This brief introduction to the principles of academic freedom is intended for attorneys and other administrators who represent or work at colleges and universities. It has two purposes. The first is to introduce them to academic freedom as a set of professional principles regardless of whether or not they are legally enforceable. Attorneys and administrators need to understand the culture of the institutions they represent or serve. Nowhere is this more true than with colleges and universities, which have well established traditions and norms that influence the expectations and conduct of all those responsible for their governance, including faculty, administrators and trustees.

The second purpose is to introduce the law relating to academic freedom as it has evolved over the last half century. As will become apparent, it is not always clear where academic freedom as a set of professional principles ends and the law begins. Academic freedom has received some recognition by the Supreme Court and considerably more by the lower federal courts in connection with the application of the First Amendment to cases involving both universities as institutions and the individual rights of faculty. However, the meaning of academic freedom in the context of constitutional law is confused. Apart from its constitutional dimension, academic freedom as a legal principle results from its incorporation into contracts or collective bargaining agreements between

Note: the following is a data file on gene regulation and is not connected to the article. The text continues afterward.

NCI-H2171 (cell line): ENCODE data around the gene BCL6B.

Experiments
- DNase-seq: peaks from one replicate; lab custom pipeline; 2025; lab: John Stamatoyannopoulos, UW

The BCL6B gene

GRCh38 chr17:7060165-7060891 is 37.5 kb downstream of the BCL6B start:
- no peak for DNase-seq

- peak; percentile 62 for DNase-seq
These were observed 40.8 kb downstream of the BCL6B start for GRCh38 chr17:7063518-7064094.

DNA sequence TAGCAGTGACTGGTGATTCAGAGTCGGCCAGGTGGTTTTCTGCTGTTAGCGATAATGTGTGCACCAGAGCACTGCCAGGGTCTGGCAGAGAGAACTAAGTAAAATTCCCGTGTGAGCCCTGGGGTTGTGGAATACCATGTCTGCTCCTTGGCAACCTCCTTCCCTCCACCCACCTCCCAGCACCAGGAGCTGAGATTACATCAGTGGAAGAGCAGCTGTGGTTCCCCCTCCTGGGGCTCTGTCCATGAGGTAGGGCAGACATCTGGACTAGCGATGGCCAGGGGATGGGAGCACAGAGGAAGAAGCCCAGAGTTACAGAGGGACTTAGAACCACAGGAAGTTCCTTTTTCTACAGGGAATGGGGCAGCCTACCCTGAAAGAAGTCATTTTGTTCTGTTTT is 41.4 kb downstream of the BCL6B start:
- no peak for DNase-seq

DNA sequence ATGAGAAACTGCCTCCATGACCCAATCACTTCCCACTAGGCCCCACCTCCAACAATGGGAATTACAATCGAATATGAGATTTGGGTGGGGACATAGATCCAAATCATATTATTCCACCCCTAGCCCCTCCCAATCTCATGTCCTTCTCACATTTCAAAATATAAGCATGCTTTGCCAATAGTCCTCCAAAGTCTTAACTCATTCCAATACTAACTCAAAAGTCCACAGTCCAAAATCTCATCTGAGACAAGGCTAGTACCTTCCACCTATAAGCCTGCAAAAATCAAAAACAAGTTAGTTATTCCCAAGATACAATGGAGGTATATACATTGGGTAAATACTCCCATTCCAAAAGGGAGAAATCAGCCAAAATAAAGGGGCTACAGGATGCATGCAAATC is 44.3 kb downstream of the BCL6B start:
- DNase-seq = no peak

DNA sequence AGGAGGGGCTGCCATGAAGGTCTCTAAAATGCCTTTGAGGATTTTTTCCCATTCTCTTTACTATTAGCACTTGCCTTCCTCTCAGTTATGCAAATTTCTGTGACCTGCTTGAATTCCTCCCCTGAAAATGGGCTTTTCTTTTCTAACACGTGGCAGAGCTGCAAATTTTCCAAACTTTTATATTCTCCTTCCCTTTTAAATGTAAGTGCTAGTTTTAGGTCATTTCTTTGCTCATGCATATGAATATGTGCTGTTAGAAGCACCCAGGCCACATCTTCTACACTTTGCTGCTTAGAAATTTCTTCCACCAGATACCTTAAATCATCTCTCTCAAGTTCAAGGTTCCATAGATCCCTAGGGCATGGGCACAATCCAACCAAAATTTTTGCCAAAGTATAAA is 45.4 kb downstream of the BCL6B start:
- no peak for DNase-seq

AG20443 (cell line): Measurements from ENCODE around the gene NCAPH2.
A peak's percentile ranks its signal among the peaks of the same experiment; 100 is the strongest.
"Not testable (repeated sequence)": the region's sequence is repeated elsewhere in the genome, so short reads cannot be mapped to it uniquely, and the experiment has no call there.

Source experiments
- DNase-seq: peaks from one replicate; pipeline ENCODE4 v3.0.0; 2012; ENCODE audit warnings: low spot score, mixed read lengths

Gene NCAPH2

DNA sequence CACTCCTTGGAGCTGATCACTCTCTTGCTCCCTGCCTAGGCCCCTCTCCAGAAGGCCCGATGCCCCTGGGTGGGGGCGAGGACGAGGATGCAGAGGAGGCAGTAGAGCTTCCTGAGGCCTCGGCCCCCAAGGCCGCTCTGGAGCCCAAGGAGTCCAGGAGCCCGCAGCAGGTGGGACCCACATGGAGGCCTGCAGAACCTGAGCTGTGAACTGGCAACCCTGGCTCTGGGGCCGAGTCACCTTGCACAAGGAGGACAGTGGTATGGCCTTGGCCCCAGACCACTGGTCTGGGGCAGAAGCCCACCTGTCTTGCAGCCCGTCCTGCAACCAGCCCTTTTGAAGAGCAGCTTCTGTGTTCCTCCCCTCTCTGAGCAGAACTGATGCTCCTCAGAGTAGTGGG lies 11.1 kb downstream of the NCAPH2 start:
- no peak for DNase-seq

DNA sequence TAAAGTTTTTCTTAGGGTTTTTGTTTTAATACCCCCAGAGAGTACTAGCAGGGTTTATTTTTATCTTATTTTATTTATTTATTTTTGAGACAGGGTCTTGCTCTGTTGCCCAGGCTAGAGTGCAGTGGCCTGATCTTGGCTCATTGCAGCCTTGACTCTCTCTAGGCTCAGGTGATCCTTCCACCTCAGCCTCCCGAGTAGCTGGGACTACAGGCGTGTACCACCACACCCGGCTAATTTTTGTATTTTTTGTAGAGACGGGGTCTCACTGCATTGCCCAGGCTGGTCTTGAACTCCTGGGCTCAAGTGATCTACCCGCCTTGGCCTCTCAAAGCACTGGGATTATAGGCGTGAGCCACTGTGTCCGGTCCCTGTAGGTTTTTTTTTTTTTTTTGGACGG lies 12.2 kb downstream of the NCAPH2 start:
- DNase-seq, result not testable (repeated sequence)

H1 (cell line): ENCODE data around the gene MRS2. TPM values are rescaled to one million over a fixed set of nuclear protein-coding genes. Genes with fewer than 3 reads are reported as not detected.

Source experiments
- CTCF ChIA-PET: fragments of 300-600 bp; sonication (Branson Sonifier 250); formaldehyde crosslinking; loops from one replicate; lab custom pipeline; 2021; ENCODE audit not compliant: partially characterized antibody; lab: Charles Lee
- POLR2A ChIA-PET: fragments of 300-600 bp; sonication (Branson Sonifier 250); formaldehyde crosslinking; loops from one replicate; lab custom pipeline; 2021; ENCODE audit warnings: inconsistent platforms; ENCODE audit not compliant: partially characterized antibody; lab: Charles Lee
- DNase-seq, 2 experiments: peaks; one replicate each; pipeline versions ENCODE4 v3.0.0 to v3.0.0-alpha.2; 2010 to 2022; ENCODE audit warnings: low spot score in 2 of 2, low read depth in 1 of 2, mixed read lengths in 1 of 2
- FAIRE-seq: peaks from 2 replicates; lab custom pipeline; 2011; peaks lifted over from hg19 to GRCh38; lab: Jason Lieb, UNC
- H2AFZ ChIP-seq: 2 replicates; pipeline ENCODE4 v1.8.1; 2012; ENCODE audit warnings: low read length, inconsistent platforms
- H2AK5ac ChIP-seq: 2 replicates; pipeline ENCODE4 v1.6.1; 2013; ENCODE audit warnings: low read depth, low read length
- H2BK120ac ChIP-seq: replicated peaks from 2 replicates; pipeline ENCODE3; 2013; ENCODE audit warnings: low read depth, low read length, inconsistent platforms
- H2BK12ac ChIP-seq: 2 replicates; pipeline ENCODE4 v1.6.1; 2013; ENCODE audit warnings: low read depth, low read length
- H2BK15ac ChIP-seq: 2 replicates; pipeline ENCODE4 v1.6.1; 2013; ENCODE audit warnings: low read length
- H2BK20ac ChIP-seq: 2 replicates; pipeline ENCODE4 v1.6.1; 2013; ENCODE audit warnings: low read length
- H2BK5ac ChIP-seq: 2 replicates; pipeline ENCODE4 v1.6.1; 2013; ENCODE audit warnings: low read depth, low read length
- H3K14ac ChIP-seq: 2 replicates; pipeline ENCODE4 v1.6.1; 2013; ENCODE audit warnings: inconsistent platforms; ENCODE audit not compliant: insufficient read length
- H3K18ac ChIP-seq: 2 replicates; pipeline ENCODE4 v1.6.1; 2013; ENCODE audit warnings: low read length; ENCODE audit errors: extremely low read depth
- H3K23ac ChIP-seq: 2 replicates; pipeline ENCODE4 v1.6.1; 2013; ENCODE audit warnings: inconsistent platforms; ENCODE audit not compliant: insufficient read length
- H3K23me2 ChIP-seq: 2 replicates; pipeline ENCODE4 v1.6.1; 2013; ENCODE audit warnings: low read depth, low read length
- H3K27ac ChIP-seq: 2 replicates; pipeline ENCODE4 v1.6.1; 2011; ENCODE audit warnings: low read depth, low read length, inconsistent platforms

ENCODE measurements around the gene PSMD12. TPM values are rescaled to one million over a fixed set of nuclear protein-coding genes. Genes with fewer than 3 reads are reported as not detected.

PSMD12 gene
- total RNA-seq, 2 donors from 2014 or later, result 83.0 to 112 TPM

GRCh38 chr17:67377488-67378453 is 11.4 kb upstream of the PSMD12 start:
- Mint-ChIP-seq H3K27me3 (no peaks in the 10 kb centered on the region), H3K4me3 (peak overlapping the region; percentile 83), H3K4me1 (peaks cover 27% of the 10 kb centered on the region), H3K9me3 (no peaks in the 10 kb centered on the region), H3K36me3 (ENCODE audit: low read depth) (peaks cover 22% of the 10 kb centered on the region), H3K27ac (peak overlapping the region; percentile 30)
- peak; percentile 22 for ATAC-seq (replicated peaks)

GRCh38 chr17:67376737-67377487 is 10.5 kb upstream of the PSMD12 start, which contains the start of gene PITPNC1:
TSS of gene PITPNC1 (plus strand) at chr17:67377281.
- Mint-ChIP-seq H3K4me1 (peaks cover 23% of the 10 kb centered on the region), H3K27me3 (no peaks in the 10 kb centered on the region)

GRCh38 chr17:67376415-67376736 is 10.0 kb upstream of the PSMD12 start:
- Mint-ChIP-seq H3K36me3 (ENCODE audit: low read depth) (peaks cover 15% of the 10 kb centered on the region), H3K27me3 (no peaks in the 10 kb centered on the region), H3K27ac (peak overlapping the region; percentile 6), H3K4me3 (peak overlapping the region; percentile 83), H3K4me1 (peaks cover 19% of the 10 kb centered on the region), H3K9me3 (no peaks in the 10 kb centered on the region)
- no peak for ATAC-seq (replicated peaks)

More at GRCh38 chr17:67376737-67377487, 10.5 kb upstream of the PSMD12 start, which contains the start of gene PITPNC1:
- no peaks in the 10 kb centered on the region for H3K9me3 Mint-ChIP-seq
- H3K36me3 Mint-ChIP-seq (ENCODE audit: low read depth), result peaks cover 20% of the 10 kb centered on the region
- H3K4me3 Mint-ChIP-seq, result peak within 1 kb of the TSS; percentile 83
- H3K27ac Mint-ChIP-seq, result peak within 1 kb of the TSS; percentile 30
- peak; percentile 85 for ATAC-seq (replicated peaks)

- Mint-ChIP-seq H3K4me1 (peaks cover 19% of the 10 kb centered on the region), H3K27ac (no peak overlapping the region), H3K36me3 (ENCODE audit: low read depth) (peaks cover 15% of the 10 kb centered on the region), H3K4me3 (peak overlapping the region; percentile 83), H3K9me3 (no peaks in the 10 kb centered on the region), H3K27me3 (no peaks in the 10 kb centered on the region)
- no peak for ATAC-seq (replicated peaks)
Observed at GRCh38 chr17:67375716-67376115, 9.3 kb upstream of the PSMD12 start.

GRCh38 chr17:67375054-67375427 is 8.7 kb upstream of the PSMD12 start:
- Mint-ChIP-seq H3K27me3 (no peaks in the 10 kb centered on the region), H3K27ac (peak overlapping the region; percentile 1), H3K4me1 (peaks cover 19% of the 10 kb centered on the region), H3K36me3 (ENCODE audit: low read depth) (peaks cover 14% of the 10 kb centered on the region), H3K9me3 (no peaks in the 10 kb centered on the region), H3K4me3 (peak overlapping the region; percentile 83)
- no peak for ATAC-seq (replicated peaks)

universities and faculty or into policies, guidelines or handbooks adopted or issued by universities that may or may not create contractual rights. It is not possible in an introduction to the subject of academic freedom to cover these complex issues of contract law and interpretation. Rather, the goal of the present work is merely to present what principles are or are not part of the definition of academic freedom and how they may be fairly applied in some of the most common contexts in which they arise.

This guide was the outgrowth of several meetings over the course of two years sponsored by the Ford Foundation, as part of its “Difficult Dialogues Initiative,” and with the active support of the National Association of College and University Attorneys. I have benefitted greatly from the discussions at those meetings and from the comments of many of its participants on drafts of this guide.